Nobody has ever run a full distance marathon in a faster time than two hours and two minutes, but Nike is not about to let that stand in the way of attempting to shatter what is perceived to be an unbreakable record. Starting in the early hours in Italy on Saturday morning (or Friday night, for those in North America), Nike’s Breaking2 team of three long-distance runners will attempt to break the two-hour barrier.
The world record attempt will be run by Eliud Kipchoge of Kenya, Lelisa Desisa of Ethiopia, and Zersenay Tadese of Eritrea. These three runners have chosen to skip out on the traditional spring marathon season in an effort to focus and train for this one particular event. Though it will be closed to the public, those wanting to watch this attempt at making history can follow along online. And there will be a documentary to come as well.
The current world record for running a marathon was set in 2014 by Dennis Kimetto of Kenya, who ran the Berlin Marathon in 2:02:57. To date, the fastest marathon time by the three runners taking part in this attempt is Kipchoge’s 2:03:05 in London in 2016. That means trimming a little more than three minutes off his personal best time, and even more for the other two runners.
Pulling off this feat would be quite the milestone for the marathon. The world record has been shaved seven times since 2000 by a grand total of 2 minutes and 50 seconds. It will take more than that to set the new world record.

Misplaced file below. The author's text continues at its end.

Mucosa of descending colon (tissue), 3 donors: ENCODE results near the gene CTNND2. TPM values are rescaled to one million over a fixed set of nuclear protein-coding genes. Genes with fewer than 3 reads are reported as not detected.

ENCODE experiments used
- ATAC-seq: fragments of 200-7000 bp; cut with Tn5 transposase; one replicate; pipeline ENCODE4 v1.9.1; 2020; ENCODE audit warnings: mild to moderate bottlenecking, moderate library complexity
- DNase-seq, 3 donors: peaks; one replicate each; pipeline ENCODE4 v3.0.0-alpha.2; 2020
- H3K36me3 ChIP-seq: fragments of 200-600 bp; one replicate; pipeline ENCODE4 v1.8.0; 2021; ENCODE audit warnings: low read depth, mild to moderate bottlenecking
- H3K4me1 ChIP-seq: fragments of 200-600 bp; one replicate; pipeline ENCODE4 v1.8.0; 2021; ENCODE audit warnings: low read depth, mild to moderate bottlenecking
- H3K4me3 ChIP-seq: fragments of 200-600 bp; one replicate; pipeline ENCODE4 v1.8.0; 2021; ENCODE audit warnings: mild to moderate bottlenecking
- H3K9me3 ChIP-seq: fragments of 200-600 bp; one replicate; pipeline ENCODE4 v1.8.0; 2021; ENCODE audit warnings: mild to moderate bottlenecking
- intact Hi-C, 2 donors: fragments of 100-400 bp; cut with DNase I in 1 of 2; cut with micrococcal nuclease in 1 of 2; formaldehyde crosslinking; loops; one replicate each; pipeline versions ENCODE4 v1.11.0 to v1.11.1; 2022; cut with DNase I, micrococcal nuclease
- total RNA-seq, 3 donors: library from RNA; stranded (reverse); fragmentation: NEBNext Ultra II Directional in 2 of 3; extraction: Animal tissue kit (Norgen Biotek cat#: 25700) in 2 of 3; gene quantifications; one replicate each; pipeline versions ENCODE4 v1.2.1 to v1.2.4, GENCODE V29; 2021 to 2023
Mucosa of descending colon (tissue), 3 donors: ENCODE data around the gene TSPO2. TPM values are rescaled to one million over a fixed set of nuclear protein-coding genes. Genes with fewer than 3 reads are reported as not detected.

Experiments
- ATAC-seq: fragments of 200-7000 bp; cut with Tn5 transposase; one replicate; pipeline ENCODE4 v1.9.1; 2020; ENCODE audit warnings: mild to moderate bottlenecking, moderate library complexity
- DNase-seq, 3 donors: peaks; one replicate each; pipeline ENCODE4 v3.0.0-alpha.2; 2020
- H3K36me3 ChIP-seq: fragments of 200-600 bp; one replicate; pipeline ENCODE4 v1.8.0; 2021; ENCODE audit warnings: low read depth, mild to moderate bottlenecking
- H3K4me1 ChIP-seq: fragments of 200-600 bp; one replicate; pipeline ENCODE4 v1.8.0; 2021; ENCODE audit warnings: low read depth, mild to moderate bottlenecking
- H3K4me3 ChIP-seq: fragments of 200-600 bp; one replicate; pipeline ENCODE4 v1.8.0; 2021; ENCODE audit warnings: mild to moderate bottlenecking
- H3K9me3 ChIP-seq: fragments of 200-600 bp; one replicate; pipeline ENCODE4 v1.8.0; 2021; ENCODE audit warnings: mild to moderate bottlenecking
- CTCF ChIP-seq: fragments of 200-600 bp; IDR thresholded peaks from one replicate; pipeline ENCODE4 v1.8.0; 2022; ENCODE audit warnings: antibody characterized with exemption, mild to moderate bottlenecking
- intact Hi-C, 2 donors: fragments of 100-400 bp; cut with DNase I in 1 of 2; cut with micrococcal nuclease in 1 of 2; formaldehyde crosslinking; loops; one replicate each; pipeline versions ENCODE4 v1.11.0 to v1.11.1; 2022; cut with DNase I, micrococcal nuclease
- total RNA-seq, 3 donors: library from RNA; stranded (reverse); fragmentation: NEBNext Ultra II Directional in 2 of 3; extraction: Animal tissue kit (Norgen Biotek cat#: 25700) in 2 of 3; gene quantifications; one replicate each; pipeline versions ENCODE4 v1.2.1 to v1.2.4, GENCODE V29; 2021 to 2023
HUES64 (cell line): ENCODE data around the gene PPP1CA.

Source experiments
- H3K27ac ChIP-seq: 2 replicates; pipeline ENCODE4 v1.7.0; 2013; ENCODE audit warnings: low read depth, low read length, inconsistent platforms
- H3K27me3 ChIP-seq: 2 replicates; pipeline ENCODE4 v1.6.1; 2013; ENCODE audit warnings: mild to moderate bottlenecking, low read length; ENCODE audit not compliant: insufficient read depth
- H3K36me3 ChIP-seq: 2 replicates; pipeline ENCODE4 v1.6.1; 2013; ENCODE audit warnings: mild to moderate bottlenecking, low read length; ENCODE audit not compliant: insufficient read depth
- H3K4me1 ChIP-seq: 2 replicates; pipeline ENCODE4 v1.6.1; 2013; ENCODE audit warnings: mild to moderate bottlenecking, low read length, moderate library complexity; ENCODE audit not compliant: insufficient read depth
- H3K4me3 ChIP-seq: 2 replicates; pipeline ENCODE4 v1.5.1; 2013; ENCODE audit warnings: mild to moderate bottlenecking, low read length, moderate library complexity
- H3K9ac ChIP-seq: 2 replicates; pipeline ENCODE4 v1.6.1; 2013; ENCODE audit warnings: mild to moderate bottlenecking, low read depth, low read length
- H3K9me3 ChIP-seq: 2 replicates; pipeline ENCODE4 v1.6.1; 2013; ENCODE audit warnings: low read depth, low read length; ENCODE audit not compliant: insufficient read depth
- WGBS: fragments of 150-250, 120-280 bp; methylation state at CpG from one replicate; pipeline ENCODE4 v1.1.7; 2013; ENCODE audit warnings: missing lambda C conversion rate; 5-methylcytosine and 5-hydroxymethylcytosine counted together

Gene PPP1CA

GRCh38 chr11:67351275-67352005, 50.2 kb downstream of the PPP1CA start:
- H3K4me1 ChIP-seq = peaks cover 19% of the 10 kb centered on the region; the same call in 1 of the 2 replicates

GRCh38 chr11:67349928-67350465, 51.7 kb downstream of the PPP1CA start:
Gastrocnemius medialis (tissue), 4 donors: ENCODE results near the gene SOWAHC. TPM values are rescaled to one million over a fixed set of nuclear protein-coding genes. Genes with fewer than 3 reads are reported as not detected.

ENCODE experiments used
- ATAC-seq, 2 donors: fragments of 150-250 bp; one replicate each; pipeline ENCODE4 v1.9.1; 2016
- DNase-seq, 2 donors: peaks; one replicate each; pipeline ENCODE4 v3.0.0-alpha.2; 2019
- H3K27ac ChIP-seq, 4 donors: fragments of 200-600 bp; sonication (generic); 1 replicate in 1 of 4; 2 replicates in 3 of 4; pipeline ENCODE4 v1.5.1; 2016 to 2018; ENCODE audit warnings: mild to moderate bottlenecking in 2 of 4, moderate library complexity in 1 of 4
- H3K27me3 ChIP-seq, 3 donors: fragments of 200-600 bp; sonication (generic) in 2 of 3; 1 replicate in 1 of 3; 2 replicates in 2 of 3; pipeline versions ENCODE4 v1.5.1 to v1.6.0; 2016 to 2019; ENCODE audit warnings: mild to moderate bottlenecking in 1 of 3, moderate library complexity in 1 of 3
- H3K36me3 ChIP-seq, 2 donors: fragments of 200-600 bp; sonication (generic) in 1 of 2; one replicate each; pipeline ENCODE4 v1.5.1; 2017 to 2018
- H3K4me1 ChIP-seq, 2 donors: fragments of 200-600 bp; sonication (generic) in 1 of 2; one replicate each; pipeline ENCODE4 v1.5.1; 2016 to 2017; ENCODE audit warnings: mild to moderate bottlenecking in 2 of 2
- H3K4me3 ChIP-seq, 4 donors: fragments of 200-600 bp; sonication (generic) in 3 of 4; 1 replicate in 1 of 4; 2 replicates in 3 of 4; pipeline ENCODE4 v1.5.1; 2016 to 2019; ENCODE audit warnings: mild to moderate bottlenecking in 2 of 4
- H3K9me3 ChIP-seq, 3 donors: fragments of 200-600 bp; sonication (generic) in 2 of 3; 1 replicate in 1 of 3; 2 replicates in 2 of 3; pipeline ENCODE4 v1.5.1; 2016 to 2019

Because this is Nike, you already know that means they have been working on designing brand new running shoes for the world record attempt. Each runner will be wearing shoes specifically designed for him. If the record does get set, that model of shoe is going to fly off the shelves as runners across the country scramble to get their hands on it. But this is about more than just the shoes. It’s about the science of pushing the human body to the limit.
It was determined in 1991 by Mayo Clinic anesthesiologist Michael Joyner that the fastest time to run a marathon possible by the human body should come out to 1:57:58. That leaves roughly four minutes to trim off the current world record to achieve maximum running efficiency in a marathon. Nike researchers have been implementing new ways to monitor the bodies of the runners and adjust training as they see fit to get the runners in shape for this attempt. Nike would be happy just to break the two-hour mark. They can focus on that 1:57:58 down the line (and you know they will).